Eli Lilly reported paying $48.1 million to 45,440 physicians and/or 1,827 healthcare organizations during the first quarter, most of it for research and education.
The majority—63%, or $30.4 million—went to hospitals or universities to cover costs associated with running clinical trials. Educational programs made up 28%, or $13.6 million, of doctor compensation, according to data released by Lilly for the first time as part of its obligations under a 2009 corporate integrity agreement with the federal government.
Since 2009 Lilly has been reporting fees paid to its faculty, a group which numbers between 4,000 and 5,000 docs who do commercial speaking, consulting and advising for the firm, explained spokesperson J. Scott MacGregor.
The newly launched registry, he said, includes payments to any physician in the US who received a transfer of value (TOV). Non-cash transfers of value, such as business meals (4%), travel expenses (4%) and other services (1%) account for the rest of Lilly’s physician compensation during the quarter.
It isn’t the first to start disclosing TOVs. Pfizer earlier this year quantified payments on research and TOVs, saying it paid out $177 million to nearly 200,000 healthcare professionals in 2010, with 61% of that having gone to clinical trials “and related research and development expenses.”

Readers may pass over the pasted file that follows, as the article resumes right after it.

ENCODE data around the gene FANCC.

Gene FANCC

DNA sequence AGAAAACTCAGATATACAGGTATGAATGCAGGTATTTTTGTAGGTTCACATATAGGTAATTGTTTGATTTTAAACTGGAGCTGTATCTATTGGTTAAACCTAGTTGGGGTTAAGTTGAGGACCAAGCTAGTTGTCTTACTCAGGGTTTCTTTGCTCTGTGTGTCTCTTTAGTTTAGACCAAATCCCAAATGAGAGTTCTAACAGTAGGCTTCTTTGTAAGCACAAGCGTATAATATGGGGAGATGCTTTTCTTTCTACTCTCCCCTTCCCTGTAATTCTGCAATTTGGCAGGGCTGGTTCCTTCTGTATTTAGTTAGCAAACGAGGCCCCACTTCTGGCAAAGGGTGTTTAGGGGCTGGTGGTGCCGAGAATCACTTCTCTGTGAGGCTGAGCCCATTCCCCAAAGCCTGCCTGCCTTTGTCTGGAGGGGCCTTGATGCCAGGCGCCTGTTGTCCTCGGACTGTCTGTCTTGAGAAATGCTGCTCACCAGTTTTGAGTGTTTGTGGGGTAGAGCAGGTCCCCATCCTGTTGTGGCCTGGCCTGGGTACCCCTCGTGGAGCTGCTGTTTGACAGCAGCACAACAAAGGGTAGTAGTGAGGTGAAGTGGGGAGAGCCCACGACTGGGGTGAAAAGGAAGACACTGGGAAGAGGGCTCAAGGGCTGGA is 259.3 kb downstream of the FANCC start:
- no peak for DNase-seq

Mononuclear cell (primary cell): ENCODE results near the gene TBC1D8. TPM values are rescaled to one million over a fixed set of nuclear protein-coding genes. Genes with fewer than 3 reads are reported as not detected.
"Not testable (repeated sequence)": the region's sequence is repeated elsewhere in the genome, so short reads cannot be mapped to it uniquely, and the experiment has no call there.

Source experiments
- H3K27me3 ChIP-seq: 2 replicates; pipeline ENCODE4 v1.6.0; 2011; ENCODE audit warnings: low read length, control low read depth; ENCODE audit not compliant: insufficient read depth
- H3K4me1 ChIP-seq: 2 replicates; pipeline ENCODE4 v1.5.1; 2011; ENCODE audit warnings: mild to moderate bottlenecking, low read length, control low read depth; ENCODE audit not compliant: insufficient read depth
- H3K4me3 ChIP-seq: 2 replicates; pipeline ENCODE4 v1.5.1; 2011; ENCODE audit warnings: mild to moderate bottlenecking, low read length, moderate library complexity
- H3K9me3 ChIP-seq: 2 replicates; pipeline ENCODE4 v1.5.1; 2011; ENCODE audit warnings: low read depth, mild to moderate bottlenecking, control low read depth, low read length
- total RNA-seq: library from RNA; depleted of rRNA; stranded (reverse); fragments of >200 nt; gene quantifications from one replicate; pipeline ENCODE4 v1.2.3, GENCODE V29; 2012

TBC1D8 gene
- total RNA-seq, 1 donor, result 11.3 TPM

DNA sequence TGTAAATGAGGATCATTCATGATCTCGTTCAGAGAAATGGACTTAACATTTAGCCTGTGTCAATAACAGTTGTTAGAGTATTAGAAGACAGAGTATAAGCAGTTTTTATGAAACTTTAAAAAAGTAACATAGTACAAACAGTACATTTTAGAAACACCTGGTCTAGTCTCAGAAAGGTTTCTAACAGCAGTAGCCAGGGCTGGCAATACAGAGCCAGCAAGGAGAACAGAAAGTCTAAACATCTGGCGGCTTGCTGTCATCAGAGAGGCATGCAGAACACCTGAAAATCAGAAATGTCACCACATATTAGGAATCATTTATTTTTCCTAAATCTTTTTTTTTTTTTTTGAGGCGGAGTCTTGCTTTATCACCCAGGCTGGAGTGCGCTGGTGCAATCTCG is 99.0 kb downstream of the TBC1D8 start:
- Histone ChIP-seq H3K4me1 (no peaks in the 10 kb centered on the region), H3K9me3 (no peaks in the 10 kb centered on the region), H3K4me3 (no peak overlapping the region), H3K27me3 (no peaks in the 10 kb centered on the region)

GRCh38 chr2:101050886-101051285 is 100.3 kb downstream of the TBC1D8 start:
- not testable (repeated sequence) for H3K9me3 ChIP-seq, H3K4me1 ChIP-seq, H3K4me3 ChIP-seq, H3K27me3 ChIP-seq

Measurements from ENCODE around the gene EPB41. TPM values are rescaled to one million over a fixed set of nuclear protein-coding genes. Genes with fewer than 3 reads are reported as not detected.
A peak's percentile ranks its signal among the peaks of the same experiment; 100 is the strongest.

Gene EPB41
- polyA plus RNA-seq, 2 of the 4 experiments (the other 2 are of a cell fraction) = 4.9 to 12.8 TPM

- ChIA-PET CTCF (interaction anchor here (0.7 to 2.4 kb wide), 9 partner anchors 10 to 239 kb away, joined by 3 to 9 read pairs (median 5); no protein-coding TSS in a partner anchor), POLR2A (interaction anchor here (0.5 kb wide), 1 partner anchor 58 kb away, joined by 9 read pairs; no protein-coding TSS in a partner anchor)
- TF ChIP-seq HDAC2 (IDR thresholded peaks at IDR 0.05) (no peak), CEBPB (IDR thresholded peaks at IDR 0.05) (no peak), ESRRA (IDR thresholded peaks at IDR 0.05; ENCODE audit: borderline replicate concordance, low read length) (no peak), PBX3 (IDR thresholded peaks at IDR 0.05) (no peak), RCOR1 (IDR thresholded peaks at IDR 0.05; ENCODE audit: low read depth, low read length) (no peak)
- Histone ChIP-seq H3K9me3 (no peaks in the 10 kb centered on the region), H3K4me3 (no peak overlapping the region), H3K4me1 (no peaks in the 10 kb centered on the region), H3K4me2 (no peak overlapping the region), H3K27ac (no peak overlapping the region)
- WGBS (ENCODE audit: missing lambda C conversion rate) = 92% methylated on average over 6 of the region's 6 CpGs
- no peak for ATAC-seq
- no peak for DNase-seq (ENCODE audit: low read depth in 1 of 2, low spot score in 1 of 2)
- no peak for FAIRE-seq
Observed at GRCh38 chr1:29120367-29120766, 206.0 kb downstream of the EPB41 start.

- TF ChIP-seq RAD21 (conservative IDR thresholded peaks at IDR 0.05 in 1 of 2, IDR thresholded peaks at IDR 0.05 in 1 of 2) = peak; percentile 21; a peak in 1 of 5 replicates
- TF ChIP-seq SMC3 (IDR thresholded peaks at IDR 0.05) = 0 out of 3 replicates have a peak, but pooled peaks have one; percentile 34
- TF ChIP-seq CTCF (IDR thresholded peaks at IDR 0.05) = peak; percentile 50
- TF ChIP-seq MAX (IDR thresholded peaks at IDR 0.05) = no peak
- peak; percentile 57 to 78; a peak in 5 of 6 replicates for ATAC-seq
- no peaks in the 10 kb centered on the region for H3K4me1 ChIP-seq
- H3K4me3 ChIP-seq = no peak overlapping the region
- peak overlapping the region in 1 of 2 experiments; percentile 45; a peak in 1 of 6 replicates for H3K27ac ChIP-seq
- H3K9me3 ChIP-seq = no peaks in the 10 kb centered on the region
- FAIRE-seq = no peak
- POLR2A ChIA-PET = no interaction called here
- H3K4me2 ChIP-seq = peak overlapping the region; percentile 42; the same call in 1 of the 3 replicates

GlaxoSmithKline said it paid a total of $85.3 million last year to more than 5,000 US healthcare professionals for promotional talks or serving on advisory boards ($56.8 million) and to institutions for their help in conducting research ($28.5 million). And Merck said it paid $20.4 million last year to more than 2,000 US doctors and HCPs.
In 2013 companies will have to make TOV disclosures for payments made in 2012 under the Affordable Care Act’s sunshine provision. The Centers for Medicare & Medicaid Services pledged to issue an initial round of sunshine regulation this year.
Currently the law lists 14 natures of payment and TOVs that drug and device makers need to record. Except for samples, everything from food and entertainment to gifts, consulting fees and honoraria are included.
MacGregor said Lilly is preparing for the law’s implementation while also “trying to foster some better context and understanding around why we work with physicians to benefit patients.”